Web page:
Have you ever gone to your stylist prepared with multiple pics of your desired cut, only to wind up with a look that’s just a little…off? Chances are, some important aspect of the style was lost in communication—or lack thereof.
Whether you need to tweak an existing cut or want to ensure that you and your stylist are both on the same page before making a change, it helps to know some shop lingo used describe different looks.
Why not just stick to pics? Think of your haircut as a collaborative project that will take both you and your stylist mutually understanding what you want and what will work best with your hair. This means, not only looking at the cut and style that you want but being able to discuss the hair that you have.
Useful for styles that are long, short, or everything in between, here are some of the most important phrases you can say to your stylist:
Layers will give your hair volume and dimension.
Layers are different from the length of your overall hair. Instead, these are shorter pieces that should seamlessly fall together, giving your hair volume and dimension. It’s important to understand the “seamless” part can be changed for a choppier look (see the next section). But, what your stylist can’t do is just put a layer here or there.
How to ask for layers?
First, know where you want them to start. Use a reference spot for the shortest layer—this can be either a feature that you want to highlight, such as your cheekbones, or a length required for how you like to style your hair, such as chin, or collarbone. Then, everything else will fall from that spot down to the end of your hair.
Next, be sure to specify the spacing between layers. If you have longer hair and want an effortless, beachy look, use the words “flowing, blended, and seamless” when talking to your stylist. What if you want something that looks a little edgier?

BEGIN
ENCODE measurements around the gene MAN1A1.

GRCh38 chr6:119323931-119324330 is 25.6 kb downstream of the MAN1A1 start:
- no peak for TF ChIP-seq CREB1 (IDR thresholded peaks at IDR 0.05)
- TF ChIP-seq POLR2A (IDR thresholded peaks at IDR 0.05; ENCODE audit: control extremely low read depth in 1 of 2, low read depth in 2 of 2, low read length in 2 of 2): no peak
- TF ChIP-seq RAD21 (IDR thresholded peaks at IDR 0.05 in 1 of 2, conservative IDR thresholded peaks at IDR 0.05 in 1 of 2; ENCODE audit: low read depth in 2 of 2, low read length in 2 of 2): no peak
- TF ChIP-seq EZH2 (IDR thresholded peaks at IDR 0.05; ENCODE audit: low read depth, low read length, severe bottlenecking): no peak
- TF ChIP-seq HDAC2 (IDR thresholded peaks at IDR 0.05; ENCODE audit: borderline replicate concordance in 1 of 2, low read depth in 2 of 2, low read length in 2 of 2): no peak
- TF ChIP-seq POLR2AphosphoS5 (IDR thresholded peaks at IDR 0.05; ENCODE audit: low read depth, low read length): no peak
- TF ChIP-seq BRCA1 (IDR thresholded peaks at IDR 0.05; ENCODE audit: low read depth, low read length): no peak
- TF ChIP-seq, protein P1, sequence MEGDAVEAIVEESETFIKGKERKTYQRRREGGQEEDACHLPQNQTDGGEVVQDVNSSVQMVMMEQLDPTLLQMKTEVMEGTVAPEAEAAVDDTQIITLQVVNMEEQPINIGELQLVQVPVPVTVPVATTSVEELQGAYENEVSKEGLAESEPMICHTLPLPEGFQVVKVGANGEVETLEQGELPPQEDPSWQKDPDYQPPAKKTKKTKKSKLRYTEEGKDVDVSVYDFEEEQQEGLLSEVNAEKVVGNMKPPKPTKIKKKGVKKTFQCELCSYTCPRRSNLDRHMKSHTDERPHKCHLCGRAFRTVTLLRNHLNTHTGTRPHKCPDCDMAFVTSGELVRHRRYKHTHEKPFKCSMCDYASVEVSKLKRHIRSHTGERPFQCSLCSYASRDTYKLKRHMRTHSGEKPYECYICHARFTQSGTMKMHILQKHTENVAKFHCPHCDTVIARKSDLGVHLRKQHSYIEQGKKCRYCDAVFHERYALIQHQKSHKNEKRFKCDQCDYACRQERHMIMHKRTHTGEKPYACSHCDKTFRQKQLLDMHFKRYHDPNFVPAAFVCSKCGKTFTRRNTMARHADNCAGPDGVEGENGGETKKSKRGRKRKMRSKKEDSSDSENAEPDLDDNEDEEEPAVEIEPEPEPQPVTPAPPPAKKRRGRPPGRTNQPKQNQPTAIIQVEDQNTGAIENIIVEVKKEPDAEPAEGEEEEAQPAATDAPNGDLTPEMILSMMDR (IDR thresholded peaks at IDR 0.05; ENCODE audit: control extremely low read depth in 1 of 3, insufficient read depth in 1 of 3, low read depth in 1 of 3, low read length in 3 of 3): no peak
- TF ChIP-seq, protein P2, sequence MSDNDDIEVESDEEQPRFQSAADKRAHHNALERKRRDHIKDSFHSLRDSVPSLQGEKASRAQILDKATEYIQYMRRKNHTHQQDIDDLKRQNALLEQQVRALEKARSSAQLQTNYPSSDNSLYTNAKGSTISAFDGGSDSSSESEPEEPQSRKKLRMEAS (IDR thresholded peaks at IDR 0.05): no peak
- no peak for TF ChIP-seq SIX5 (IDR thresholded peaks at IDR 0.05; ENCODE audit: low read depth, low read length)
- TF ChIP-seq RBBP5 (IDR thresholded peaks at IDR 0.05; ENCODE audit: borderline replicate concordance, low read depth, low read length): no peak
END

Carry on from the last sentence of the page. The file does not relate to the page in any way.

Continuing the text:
Disconnected layers can add choppy texture to your style.
Unlike the flowing, seamless layers that suit longer lengths, those with shorter styles might want the aforementioned texture of a choppy cut—this is called disconnection.
Similar disconnected layers cut underneath your lengths can also be used to remove bulk and weight from thick hair. This is called “under layering,” and it’s great trick for removing bulk in order to save blow drying time while still keeping the length.
Graduation is a term for styles that go from longer to shorter.
Great for fine hair that gets flat when it grows past a certain length, think of graduation like steps, taking the silhouette of a style from long to short. It can also relate to graduating the back of a bob into an A-line shape, or ‘forward grad,’ which refers to layering around the front of the hairstyle to frame your face.
The reason to ask for graduation is to build “weight,” so it’s also a great term to use if you have fine curls that would benefit from a little added volume. And, don’t forget that bangs can be incorporated into the hairstyle if you want additional wave to come out.
Just be warned that, the shorter you cut wavy hair, obviously the lighter it gets, so you’re going to see more volume from adding bangs. Just be sure that’s what you want!
Blunt cuts are the opposite of layers. These are styles with sharp, graphic lines.
A blunt cut can be applied to any length, from bob to waist-grazing, but with one thing in common: a complete absence of layers causing the style to have a thick bottom edge.
Because blunt cuts are known as “solid” or “heavy” cuts, they’re best for hair that is thin, fine, or fragile. Ask for this if you like to wear your hair straight (curls can cause a blunt cut to poof into a triangle) and when you want to make your thin hair look thicker, or you want a haircut that preserves the density and overall integrity of your hair.
If there are any adjustments you want your stylist to make as she begins to wrap up your cut, be sure to speak up! After all, you’ve done your homework and deserve a great cut.